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Just out of curiosity...

I discovered a nasty side-effect working with the Char type, so I wondering why the designers chosen a similar behavior. The following is valid, because of the implicit conversion:

int x = 'A';

However, the following is a bit confusing to me, because leads easily to misinterpretations:

int y = 'P' + 'Q';

Since a string is made up of character, and the "sum" of strings yields another string, why a "sum" of characters should give something different?

Another worse:

string s1 = 'H' + "ello"; //yields "Hello"
string s2 = 'H' + 'e' + "llo";  //yields "173llo"

All that because the implicit conversion. I'd like to know what are the benefits of doing so, instead of forcing the user to explicitly "cast" the character to an integer (as the vice-versa requires).

Perhaps my blindness, but I'm seeing more disadvantages over benefits.

By the way, there is already a question related to this topic, but seems that none gave a valid reason, other than "they decided so" or "isn't so bad".

Implicit Type cast in C#

Thank you so much in advance.

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Read again: stackoverflow.com/a/1504959/284240 from "Why is there an implicit conversion from char to int?" –  Tim Schmelter Feb 11 '13 at 10:39
1  
Well if you are not satisfied by the answer from Eric Lippert, then .... –  Habib Feb 11 '13 at 10:42
    
It simply was a bad design decision. IMO it should have been an explicit conversion. Overloading char + int -> char and char - char -> int would solve the common cases for treating char as a number nicely without introducing these problems. –  CodesInChaos Feb 11 '13 at 10:51
    
@Tim: I read, and still don't find a valid reason over the misleading expressions I've shown above. Could you show me some example of "great" benefit? –  Mario Vernari Feb 11 '13 at 10:55

2 Answers 2

Basicly I see one benefit in here, and I do not belive that it is a bad design decision. Internally characters are integer numbers, either. The conversion between a number and an character, based on equivalence tables is called encoding.

However in .NET characters and strings are unicode encoded. The first 128 characters in unicode are equal to the former ASCII encoding.

If you want to convert a string into a number (or back) this can be done pretty easy when you assume that characters are also numbers. Imagine something like this:

char c = '1';
int i = Convert.ToInt32(c);

The offset between numerical characters and numerical representation is allways 0x30. Internally it is now possible to write something like this:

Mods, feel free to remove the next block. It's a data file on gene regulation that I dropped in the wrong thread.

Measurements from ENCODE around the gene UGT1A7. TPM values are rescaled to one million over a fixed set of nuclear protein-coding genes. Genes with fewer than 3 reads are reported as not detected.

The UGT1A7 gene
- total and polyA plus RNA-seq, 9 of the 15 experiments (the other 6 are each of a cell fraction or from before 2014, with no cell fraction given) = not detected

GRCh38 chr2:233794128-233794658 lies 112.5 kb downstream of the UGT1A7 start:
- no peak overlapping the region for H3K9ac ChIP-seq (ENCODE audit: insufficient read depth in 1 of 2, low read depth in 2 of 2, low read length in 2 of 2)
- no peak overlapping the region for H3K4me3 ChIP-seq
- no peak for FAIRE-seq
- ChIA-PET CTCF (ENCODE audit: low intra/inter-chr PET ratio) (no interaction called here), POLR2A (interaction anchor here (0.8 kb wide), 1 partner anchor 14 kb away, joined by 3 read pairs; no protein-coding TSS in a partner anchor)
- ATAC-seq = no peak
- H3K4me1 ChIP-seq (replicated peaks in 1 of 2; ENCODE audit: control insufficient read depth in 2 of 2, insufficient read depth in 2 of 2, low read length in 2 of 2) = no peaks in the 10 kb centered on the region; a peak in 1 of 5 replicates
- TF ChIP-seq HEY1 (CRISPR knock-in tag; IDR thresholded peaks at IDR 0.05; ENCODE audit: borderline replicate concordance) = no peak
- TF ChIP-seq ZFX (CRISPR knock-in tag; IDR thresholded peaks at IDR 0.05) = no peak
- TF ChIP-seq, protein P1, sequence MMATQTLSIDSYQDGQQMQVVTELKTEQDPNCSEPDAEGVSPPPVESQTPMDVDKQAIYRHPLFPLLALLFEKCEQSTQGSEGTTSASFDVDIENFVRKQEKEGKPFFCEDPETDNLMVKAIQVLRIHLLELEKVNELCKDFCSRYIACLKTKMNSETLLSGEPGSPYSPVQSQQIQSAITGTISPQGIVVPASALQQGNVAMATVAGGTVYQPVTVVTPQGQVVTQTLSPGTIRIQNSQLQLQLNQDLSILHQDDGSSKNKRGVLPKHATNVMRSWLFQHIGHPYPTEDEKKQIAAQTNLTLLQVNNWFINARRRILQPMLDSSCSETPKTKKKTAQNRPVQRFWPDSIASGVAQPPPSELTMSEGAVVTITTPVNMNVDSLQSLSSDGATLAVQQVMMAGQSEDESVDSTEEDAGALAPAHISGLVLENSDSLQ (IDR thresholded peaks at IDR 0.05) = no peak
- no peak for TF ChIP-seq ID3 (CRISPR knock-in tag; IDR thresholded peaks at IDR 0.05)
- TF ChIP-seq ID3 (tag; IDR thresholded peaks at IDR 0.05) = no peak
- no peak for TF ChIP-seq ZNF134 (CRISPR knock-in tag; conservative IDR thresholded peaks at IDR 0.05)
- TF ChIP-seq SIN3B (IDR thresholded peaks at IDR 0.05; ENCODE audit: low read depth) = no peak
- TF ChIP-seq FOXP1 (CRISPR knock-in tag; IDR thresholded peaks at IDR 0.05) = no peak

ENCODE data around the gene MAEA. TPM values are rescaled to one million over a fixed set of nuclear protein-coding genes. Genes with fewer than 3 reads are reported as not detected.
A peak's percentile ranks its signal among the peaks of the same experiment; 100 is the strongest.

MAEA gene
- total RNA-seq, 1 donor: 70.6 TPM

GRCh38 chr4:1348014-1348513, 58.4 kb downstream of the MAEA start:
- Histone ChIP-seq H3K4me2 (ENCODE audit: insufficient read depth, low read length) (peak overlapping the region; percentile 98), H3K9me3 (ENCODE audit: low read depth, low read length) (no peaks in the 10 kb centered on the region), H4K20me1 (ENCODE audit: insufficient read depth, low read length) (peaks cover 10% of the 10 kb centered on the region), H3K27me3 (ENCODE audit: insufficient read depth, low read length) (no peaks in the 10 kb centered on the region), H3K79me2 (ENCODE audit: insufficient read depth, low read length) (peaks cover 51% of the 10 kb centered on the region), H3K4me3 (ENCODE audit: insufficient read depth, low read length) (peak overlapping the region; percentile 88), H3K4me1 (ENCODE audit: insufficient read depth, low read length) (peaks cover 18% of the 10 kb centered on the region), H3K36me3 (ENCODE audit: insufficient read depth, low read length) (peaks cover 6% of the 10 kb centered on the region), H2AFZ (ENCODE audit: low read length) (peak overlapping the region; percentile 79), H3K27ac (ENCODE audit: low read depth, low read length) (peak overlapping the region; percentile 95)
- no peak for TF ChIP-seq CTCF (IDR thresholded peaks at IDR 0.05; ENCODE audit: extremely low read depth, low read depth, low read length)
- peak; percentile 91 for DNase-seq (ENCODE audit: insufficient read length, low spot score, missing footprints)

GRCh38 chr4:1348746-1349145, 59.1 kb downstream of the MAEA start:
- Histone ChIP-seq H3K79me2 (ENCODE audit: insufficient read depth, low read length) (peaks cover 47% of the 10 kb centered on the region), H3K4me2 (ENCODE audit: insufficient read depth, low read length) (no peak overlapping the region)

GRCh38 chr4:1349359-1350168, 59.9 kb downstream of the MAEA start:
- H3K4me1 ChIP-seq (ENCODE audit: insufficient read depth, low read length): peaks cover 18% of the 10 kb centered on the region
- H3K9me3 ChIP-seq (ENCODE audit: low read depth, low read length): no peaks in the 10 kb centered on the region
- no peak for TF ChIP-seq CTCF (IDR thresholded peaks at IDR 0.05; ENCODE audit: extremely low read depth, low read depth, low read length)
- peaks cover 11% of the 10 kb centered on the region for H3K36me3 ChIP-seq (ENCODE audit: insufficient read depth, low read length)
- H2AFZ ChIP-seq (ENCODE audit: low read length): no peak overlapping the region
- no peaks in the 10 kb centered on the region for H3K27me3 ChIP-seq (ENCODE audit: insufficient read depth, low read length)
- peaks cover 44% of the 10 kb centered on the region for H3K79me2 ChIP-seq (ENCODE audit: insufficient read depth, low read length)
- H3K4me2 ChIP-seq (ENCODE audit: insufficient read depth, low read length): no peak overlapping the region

int result = c - 0x30;

if (result < 0 || result > 9)
    throw new InvalidCastException();

Note that the example works for characters since 1 character can only hold 1 numerical literal (0 to 9). For strings you also need to multiply the index of the character with 10 and the result and add it to the overall result value.

Of course this is much like it works "under the hood". But for practice it is bad design to use the operator+ (or minus) for strings or characters. This also has another reason. Imagine the following code:

string s1 = "Hello";
string s2 = " ";
string s3 = "World";

string helloWorld = s1 + s2 + s3;

When calling the operator+ the following is happening:

  1. Allocate memory for the length of string 1 plus the length of string 2.
  2. Copy string one to the front of the newly allocated array.
  3. Copy string two to the back of the newly allocated array.
  4. Return the new string's instance.

This will happen two times, so you will have a temporary string instance, stressing the garbage collector. Since this example is pretty simple it might not be much, but I also found strings like this many code samples:

string sql = "SELECT " + c1 + ", " + c2 + 
    " FROM " + table + 
    " WHERE " + c1 + " = " + condition + ";";

Maybe the compiler will optimize this code, but you cannot rely on him. In this case I would prefer a wrapper to StringBuilder, or at least String.Format that internally uses the StringBuilder.

To come to a conclusion: Implicit conversion from characters to integers are usefull to simplify encoding, but you should not use plus or minus operators when it come's to build up strings or characters.

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Try to answer the "why implicit promotion to 32 bit" part: The CPU operates on 32 or 64 bit ints in its registers anyway. This means that the hardware does an implicit promotion. The language tries to not abstract the hardware too much.

That said, it can be annoying.

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